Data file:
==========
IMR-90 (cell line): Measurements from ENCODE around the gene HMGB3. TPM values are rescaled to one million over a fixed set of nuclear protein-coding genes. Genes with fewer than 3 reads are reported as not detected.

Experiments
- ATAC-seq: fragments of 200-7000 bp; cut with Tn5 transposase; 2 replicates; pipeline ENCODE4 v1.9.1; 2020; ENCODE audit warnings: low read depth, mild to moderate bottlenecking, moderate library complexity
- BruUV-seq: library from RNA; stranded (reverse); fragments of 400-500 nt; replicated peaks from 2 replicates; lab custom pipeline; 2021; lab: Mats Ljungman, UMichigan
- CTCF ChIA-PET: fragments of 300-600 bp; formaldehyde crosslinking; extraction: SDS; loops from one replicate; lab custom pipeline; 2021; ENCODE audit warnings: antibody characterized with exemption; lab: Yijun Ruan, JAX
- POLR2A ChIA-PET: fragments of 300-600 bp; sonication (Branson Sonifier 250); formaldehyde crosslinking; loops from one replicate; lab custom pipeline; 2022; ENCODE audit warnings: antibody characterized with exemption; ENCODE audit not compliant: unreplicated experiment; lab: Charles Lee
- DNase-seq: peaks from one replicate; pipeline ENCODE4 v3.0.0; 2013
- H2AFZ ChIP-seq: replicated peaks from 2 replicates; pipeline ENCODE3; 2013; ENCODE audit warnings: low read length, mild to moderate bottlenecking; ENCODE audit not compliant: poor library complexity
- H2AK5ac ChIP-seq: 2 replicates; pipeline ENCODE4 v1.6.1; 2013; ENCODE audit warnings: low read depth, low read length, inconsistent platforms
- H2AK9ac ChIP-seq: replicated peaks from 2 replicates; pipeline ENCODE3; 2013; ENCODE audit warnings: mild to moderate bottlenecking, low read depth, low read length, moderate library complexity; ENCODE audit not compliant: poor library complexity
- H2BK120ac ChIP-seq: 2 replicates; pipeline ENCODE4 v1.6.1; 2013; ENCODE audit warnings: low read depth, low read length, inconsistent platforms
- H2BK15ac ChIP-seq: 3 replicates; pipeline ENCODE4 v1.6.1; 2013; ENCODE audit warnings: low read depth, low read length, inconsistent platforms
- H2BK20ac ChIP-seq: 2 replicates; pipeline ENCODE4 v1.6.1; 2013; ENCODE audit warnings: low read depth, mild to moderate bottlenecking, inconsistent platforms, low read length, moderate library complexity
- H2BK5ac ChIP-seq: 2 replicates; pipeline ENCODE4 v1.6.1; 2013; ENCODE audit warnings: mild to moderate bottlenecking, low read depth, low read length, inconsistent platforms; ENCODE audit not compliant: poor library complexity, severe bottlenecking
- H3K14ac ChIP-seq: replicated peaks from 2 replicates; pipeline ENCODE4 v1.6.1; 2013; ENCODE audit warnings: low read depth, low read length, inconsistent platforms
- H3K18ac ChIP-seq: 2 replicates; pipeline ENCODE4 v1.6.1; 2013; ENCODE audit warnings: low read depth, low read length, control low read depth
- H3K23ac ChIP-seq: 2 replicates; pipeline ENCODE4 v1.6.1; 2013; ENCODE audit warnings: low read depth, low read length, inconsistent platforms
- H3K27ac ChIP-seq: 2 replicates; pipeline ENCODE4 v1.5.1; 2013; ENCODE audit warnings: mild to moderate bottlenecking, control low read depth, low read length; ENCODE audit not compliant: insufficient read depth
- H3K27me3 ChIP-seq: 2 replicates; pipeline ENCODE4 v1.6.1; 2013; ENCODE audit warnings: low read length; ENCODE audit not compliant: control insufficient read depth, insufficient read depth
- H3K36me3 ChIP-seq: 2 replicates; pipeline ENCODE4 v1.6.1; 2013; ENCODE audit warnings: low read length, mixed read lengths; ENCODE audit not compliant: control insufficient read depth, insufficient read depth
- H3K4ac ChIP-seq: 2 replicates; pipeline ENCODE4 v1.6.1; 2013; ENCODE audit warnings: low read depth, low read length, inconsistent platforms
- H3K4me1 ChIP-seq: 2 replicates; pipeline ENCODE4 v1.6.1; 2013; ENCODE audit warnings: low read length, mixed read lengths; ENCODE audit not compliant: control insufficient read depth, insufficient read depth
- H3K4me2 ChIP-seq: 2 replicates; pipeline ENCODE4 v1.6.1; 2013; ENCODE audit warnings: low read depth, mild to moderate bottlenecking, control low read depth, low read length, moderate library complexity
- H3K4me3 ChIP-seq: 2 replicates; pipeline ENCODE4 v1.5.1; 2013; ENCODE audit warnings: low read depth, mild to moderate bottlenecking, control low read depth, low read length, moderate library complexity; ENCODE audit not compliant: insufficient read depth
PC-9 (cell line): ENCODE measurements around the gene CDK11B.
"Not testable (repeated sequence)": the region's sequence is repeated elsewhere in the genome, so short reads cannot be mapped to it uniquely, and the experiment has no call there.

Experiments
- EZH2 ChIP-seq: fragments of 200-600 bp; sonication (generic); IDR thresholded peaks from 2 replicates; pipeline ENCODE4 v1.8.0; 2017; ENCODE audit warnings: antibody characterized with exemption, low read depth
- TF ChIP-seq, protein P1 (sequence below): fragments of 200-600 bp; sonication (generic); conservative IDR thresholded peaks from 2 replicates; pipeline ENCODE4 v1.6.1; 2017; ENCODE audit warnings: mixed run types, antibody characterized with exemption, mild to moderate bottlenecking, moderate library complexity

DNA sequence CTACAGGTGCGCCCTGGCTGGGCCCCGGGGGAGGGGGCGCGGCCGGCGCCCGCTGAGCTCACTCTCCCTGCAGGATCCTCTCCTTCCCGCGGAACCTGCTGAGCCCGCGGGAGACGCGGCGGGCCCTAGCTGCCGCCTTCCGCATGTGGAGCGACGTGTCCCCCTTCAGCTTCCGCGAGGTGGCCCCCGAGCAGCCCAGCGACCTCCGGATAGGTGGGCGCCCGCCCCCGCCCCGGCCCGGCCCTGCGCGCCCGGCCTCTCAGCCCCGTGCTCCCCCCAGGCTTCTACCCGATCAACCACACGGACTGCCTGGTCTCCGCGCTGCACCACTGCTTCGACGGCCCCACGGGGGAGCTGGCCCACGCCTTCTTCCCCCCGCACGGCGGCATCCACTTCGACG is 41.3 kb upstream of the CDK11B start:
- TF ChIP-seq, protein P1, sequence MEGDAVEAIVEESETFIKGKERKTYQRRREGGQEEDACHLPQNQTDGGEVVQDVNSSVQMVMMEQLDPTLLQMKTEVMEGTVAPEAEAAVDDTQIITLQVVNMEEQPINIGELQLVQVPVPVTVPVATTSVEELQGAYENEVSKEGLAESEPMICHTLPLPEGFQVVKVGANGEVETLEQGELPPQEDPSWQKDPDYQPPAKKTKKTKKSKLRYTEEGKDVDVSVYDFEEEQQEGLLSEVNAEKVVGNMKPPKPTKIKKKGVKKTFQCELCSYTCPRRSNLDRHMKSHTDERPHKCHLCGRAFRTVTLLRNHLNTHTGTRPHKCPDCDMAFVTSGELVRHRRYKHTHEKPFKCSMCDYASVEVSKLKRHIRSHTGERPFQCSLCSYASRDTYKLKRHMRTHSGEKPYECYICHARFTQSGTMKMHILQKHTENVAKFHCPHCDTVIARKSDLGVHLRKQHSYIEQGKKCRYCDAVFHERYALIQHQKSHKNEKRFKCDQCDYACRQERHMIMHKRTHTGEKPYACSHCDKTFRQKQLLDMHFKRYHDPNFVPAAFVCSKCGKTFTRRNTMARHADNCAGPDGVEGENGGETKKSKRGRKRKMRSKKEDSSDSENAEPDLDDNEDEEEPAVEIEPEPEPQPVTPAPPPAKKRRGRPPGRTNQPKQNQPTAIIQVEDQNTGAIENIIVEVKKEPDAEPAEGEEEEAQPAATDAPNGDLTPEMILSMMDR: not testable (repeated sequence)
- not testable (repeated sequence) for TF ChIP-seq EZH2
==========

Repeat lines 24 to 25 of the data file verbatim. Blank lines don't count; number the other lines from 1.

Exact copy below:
- H3K4me3 ChIP-seq: 2 replicates; pipeline ENCODE4 v1.5.1; 2013; ENCODE audit warnings: low read depth, mild to moderate bottlenecking, control low read depth, low read length, moderate library complexity; ENCODE audit not compliant: insufficient read depth
PC-9 (cell line): ENCODE measurements around the gene CDK11B.